While owning a rental property can be a terrific way to bring in income, those extra dollars can make things complicated when it comes to preparing a tax return.
Fortunately for the 15 million people who own rental properties in the U.S., there are ways to make tax season a little more manageable:
Store your receipts, bills and statements during the year. This will make it much easier to locate and organize them at tax time. Create an envelope or folder for each property, and put all of your receipts in there during the year. Do the same for regular bills such as the mortgage, property taxes, insurance, utilities, etc.
Keep good rental payment records. You probably get a lot of checks-and even cash-from your tenants during the year. It can be really hard to figure out at tax time if you don’t stay organized during the year.
Know what property each check comes from. You can record this with your bank deposits in your checkbook or a spreadsheet or rental property software.
Use rental property software like Quicken Rental Property Manager 2.0, designed for people who own up to 10 properties and 25 total units. It makes it easier to file taxes and manage rental property income and expenses. This can help eliminate hours at the end of the year preparing for that Schedule E. Using the software, you can simply print the tax report and transfer the data to the form, give it to your accountant, or export data directly to tax preparation software like TurboTax.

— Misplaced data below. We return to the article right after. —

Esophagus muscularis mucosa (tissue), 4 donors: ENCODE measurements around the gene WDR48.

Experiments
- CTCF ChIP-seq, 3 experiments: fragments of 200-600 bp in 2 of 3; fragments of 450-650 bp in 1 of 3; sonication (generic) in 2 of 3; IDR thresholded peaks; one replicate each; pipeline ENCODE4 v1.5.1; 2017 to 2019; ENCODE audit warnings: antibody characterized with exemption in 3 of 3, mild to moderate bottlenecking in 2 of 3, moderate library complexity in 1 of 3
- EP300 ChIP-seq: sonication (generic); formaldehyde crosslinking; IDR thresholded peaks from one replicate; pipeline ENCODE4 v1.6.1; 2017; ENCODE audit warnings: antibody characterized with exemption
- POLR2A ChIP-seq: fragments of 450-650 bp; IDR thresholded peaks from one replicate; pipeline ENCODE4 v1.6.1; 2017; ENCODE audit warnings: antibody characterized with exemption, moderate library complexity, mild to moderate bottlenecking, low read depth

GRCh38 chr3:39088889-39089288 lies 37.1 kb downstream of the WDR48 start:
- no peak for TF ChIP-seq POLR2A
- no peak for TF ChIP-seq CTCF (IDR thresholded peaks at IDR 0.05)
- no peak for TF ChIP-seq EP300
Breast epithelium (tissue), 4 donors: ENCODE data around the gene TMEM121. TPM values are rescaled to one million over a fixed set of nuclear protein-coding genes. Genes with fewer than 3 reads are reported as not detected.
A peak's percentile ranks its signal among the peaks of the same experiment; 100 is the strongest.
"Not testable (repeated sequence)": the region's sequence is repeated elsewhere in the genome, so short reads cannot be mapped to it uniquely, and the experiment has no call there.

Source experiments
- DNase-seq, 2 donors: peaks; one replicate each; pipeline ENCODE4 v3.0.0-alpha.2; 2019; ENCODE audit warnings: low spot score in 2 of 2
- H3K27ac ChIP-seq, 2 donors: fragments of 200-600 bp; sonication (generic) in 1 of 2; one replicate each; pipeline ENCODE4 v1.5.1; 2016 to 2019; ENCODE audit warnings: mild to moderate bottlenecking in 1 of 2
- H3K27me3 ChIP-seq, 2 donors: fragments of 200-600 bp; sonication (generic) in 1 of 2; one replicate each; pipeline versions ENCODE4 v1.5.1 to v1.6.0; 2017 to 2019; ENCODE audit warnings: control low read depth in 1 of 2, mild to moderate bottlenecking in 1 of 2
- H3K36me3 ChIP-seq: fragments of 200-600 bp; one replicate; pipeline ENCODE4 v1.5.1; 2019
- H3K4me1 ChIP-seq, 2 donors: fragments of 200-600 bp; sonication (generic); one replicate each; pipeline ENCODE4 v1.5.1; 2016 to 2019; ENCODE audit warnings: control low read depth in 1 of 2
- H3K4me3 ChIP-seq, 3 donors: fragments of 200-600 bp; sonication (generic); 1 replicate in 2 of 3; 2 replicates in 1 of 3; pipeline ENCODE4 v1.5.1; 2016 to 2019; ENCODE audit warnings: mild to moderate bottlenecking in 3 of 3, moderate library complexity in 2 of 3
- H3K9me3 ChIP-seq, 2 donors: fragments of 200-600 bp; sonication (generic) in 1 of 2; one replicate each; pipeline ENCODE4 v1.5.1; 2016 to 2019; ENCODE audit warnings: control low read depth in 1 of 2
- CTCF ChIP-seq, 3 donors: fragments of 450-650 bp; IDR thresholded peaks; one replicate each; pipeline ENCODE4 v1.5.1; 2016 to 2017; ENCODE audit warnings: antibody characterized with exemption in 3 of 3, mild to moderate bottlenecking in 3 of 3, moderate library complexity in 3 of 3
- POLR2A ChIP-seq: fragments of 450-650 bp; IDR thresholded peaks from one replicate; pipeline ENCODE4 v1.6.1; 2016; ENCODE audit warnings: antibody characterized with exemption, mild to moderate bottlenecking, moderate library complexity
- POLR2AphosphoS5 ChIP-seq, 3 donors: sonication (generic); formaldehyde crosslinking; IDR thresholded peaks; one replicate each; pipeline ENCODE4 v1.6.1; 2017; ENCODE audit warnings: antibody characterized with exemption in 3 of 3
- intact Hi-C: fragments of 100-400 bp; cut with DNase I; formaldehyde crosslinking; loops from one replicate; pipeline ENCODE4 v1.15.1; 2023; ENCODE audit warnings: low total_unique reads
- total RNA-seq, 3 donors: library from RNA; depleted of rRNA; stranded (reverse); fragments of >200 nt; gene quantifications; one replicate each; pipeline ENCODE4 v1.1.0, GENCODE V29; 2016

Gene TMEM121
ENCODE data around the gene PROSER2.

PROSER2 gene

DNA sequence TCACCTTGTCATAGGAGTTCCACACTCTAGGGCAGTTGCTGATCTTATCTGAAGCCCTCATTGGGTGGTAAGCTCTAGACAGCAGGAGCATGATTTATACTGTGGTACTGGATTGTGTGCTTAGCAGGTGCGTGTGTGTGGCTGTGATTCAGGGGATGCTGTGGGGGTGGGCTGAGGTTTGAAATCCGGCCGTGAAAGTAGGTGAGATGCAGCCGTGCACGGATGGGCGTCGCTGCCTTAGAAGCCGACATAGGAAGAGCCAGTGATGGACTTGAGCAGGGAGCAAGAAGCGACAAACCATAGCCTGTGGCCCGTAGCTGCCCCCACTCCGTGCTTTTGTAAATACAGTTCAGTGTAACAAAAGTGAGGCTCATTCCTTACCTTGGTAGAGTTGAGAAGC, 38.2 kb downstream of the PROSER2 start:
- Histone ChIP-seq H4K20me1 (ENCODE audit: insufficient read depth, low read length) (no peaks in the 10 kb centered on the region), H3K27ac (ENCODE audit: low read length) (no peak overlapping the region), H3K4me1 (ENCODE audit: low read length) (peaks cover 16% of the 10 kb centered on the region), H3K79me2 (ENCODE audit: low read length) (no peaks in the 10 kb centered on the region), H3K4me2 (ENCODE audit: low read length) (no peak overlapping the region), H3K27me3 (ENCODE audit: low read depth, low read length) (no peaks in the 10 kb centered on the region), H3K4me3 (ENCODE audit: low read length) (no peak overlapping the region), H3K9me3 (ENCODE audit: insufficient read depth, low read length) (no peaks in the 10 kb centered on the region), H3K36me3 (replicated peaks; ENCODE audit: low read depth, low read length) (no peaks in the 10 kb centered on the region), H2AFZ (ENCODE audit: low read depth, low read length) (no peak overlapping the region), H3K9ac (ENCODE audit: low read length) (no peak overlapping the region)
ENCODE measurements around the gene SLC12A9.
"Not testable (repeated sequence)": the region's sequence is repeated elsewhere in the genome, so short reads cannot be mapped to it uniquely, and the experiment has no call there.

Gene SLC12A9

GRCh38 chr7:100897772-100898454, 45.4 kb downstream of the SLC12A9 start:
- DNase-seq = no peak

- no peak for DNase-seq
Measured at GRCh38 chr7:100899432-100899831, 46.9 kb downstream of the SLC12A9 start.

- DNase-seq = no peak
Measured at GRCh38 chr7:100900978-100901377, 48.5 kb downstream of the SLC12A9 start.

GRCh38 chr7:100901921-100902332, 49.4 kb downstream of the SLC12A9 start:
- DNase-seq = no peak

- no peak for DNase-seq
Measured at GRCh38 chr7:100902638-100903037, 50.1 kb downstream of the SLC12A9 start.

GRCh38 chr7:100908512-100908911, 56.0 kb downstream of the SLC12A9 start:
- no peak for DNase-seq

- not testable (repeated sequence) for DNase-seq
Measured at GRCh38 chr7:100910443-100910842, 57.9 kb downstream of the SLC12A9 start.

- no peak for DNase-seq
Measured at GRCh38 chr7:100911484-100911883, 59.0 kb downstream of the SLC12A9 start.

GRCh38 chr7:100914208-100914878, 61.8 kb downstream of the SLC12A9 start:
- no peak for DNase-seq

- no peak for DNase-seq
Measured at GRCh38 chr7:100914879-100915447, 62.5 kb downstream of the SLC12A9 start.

Separate security deposits from rent payments. Security deposits are not considered income if you intend to return them to the tenant, so make sure these deposits are separated from rent payments.
Flag expense receipts. Some expenses are hard to classify properly for the IRS. When you replace the faucet in the bathroom, is that considered a repair or a capital improvement? It makes a big difference to Uncle Sam because 100 percent of repairs can be deducted this year, but capital improvements must be deducted over time. When you’re not sure, flag those receipts so you can later discuss them with your accountant. Keep them in a separate place or flag them in your expense journal.
Lastly, don’t forget the mileage deduction. You probably rack up a lot of miles driving to and from your properties and those trips to the hardware store. It can be tedious to keep track of the mileage, but it really pays off since the IRS allows you to deduct about 45 cents/mile. To make it easier, use an Internet map ser-vice such as MapQuest to look up the mileage for common trips-like between your home and each property.
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